New Day Herald

(left to right) Marcello Lacroix Wacker, Matthew Van Fossan, Kevin McGinn on Day 2 of the PTS Tour to Israel

Day 2 PTS Tour of Israel

Generally speaking, there are two ways to destroy a human being. One is through violence (or even the threat of violence or some sort of physical harm). The other is by giving them something for nothing over a long period of time. Since PTS and MSIA are in the business of uplifting people, they take good care of them—and at the same time people have to have some way to confront their karma or all you get at the end is a flabby mess. I’ve observed that on these trips there’s a lot of grace and comfort, and usually some kind of challenge.

The challenge on this one, at least on Day 2, seems to be the heat. The quest for shade, cold drinks and pockets of air conditioning, either in our brand-new buses or in shops, pretty much overwhelms my ability to process information, plus I have the normal human “tour guide filter” somewhere in my inner ear so that as soon as they start talking I zone out (even though the guide on my bus, Meher is a delightful, positive, powerful, loud-talking, fit and macho Israeli who starts singing at any sign of chaos)—so I’ll quote from wikipedia about where we were:

“Caesarea was built in Roman-ruled Judea under the Jewish client king Herod the Great during c. 22-10/9 BCE near the ruins of the small naval station of Straton’s Tower. The Herodian hippodrome…along with all of Judea, was awarded by Rome to Herod the Great in 30 BCE. The pagan city underwent vast changes under Herod, who renamed it Caesarea in honor of the Roman emperor, Caesar Augustus. Caesarea was known as the administrative, economic, and cultural capital of the Palestinian province from this time. In 22 BCE, Herod began construction of a deep-sea harbor named Sebastos and built storerooms, markets, wide roads, baths, temples to Rome and Augustus, and imposing public buildings. Herod built his palace on a promontory jutting out into the sea, with a decorative pool surrounded by stoas. Every five years, the city hosted major sports competitions, gladiator games, and theatrical productions in its theater overlooking the Mediterranean Sea.”

You can see the theater in the photos, and the remnants of the pool jutting out into the sea. The one interesting factoid that I remember is that there is an inscribed piece of stone sitting outside in the sand, Ozymandias-style, that mentions the name Pontius Pilate as a governor of Judea. According to our guide this is the sole evidence (outside of the written record in the Bible of course), that a guy named Pontius Pilate existed. (Politicians, make a note.)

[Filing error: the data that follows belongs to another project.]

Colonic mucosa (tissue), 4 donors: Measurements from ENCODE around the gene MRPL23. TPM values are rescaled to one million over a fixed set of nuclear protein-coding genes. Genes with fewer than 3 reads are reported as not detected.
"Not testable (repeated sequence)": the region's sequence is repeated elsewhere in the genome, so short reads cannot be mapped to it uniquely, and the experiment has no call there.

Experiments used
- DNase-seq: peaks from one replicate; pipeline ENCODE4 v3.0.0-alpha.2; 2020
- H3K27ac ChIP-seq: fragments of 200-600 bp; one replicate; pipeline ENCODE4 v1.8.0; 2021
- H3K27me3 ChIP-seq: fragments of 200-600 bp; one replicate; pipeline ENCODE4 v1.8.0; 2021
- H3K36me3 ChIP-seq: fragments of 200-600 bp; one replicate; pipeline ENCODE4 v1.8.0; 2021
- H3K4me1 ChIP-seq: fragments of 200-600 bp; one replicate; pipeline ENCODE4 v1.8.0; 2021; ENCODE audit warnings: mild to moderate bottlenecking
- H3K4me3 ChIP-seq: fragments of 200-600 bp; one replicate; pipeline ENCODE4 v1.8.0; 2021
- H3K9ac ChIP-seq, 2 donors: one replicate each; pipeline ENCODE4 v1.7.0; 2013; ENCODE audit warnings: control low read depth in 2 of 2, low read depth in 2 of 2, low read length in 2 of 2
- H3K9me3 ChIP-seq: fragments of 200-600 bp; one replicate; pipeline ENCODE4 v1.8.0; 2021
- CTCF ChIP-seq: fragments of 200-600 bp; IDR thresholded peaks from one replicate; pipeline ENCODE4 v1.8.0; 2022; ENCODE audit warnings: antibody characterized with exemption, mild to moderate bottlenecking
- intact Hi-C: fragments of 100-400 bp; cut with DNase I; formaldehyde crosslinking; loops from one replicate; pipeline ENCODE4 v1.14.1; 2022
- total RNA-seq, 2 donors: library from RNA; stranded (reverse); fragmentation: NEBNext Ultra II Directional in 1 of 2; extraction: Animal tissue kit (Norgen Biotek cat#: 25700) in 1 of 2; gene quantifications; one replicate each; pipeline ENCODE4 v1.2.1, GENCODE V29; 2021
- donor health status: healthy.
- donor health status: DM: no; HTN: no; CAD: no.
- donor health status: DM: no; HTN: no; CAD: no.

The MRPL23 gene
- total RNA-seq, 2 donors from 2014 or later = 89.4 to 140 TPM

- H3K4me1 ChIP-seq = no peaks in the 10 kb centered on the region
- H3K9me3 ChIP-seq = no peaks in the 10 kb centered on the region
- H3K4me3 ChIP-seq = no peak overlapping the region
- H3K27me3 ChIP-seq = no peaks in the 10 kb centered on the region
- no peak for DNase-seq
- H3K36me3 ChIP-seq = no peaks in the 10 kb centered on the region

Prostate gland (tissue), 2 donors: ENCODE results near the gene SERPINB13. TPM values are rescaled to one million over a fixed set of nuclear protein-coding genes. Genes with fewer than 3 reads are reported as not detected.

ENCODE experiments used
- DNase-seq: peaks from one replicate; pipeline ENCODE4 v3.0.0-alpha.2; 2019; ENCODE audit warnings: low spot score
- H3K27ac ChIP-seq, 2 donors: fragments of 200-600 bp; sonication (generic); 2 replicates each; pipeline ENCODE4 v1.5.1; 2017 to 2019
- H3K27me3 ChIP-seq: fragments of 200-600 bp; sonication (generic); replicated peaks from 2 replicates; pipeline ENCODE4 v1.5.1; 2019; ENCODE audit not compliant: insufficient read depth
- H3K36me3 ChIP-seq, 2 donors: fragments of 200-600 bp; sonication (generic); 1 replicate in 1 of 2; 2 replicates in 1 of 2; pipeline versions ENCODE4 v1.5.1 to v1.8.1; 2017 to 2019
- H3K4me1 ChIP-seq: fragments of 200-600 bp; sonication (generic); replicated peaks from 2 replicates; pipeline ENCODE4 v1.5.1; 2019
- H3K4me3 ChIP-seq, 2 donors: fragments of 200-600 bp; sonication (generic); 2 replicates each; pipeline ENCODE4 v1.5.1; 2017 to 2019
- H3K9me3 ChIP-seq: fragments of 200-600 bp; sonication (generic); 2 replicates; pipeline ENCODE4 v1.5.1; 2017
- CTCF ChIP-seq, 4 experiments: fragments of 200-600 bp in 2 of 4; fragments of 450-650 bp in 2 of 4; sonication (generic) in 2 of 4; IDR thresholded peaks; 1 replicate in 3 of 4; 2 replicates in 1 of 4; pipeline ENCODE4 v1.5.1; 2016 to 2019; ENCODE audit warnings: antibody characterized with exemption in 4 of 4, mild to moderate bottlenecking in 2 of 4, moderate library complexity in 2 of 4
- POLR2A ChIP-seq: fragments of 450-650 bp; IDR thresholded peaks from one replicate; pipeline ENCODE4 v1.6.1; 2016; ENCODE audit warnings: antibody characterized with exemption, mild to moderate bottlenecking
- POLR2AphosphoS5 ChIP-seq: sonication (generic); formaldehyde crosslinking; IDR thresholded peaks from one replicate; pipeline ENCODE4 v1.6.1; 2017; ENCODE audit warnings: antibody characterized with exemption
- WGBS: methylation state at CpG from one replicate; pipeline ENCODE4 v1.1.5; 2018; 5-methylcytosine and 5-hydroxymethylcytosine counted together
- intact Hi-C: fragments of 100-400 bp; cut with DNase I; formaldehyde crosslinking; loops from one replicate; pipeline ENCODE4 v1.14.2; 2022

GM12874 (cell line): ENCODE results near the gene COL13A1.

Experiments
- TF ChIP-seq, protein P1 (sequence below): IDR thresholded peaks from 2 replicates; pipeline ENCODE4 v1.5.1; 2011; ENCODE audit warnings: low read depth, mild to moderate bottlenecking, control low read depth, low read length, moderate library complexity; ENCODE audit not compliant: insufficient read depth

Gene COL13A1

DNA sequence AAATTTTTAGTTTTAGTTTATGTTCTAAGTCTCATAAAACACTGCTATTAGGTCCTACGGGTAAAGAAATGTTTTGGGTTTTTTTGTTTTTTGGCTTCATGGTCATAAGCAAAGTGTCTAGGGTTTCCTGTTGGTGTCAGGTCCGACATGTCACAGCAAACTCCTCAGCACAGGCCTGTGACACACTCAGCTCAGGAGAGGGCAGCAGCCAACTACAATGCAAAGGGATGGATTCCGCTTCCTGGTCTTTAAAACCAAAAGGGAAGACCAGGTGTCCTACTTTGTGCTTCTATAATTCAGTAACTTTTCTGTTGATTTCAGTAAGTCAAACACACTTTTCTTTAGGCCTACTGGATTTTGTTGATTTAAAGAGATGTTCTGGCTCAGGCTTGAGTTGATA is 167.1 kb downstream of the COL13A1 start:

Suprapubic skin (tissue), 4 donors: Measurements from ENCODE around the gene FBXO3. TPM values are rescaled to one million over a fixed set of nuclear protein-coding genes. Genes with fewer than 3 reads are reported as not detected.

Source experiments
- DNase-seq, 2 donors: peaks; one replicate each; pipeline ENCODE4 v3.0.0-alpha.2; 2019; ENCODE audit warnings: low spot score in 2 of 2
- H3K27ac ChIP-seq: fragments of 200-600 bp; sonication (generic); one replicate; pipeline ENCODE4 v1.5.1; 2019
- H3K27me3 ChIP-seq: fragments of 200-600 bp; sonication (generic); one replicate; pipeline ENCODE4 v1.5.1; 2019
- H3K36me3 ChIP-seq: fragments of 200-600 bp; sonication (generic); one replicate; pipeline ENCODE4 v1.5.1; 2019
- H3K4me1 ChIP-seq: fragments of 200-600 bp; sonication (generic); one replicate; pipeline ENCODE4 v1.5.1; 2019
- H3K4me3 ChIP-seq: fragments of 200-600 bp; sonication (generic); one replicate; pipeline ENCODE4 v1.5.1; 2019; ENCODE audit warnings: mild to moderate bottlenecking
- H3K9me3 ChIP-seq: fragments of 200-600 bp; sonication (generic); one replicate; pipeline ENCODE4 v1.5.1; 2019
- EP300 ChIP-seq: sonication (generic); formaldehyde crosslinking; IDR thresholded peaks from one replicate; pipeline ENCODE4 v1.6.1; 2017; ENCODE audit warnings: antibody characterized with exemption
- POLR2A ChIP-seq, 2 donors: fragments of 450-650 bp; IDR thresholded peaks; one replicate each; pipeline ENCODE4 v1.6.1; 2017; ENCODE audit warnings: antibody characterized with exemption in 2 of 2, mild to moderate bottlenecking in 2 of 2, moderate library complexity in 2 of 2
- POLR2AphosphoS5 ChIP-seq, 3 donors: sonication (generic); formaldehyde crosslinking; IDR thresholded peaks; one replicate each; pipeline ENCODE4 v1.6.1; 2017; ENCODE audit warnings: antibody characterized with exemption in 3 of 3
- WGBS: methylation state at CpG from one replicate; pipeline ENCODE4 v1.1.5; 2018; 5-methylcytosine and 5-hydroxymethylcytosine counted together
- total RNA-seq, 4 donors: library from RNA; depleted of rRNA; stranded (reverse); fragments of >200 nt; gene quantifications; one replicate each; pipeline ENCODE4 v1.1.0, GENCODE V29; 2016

Lunch is at a family-style restaurant by the Mediterranean.

After lunch are the Knights Halls in Akko, dating back to the Crusades, a fortress and hospital where pilgrims to the Holy Land were cared for. Large, dark, stone rooms with vaulted ceilings. Not a happy place.

We take a short walk through a smugglers’ tunnel. (Some kind of jaunt through some kind of dark, enclosed area seems to be a common feature on these trips, I guess for the release of unconscious fears/memories, death/birth-canal/emergence/rebirth psychic impressions, etc. In the old days with J-R it was Hezekiah’s Tunnel, filled waist-high with brownish water. Now we’re less tolerant, or more lawsuitophobic, or smarter, or less in need of extreme measures, or lazier, and there’s just some moss and a little dampness on the floor of the smugglers’ tunnel.) In the last photo you can see Matt, a guy on our trip who’s blind, walking in front of me with his hand extended above his head to avoid bumps.

Then we visit the Al Jazzar mosque, the largest mosque in Israel outside of Jerusalem. At the end of the day we arrive at the beautiful Dan Carmel Hotel on a hillside overlooking the Mediterranean Sea, in a ritzy part of town, and hit the showers.

View the Photos from PTS Israel Tour Day 2

7 thoughts on “Day 2 PTS Tour of Israel”

  1. So much gratitude and appreciation for you managing to write, David! It’s so much fun to read! I’m laughing out loud :)) And I love feeling like a part of the trip — minus the extreme heat! Thank you!

  2. So grateful, David, for your travel narrative. So beautifully written, and much appreciated. God bless you.

  3. So grateful David for your travel narrative. So beautifully written thank you so much. God bless you.

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